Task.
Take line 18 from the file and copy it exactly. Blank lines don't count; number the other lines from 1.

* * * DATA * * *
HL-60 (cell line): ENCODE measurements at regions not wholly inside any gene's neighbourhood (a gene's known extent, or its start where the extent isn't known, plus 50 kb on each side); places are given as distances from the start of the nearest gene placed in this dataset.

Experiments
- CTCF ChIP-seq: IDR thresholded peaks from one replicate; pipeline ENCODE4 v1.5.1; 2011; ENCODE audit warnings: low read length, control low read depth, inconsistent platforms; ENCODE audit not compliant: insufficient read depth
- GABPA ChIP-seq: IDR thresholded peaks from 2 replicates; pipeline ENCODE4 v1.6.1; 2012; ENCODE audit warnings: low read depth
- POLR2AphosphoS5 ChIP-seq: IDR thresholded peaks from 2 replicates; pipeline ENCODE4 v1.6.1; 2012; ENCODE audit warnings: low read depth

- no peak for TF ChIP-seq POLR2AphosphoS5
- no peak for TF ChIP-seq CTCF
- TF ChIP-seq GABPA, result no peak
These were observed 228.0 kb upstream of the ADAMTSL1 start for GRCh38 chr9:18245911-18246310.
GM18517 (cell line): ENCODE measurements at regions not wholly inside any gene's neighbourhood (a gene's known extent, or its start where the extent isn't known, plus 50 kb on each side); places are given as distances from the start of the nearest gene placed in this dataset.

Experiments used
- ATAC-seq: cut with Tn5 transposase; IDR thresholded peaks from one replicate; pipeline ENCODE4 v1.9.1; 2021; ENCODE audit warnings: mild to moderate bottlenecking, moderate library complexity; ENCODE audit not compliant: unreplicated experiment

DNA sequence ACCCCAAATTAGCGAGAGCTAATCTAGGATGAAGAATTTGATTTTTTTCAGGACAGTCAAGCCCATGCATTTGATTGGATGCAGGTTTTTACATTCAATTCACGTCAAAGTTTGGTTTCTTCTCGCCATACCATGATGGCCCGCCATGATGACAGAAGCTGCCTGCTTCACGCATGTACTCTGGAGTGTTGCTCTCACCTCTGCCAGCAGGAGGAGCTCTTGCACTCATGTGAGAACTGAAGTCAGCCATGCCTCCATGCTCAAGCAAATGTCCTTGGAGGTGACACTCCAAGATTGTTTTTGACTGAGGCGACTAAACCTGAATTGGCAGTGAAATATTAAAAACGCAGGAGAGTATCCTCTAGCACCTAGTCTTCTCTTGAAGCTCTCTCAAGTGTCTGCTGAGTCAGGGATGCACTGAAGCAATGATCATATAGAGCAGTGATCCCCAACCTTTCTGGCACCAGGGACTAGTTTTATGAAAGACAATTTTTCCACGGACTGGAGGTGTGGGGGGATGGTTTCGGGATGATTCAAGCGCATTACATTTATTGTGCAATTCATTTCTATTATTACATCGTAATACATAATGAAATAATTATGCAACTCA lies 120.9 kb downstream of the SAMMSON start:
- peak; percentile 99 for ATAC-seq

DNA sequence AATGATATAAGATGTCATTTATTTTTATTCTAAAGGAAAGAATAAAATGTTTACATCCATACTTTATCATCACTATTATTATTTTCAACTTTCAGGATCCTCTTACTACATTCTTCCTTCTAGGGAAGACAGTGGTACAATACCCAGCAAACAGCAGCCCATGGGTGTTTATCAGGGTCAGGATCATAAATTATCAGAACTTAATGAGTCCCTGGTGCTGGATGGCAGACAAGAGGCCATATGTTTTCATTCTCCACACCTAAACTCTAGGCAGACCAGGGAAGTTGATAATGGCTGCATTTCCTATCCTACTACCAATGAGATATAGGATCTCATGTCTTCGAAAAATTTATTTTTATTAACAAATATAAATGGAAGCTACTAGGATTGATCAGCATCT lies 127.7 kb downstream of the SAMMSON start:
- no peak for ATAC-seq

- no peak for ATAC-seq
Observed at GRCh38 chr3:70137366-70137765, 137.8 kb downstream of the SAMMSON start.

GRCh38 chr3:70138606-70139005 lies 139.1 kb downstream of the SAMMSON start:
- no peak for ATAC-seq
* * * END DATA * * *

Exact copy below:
Observed at GRCh38 chr3:70137366-70137765, 137.8 kb downstream of the SAMMSON start.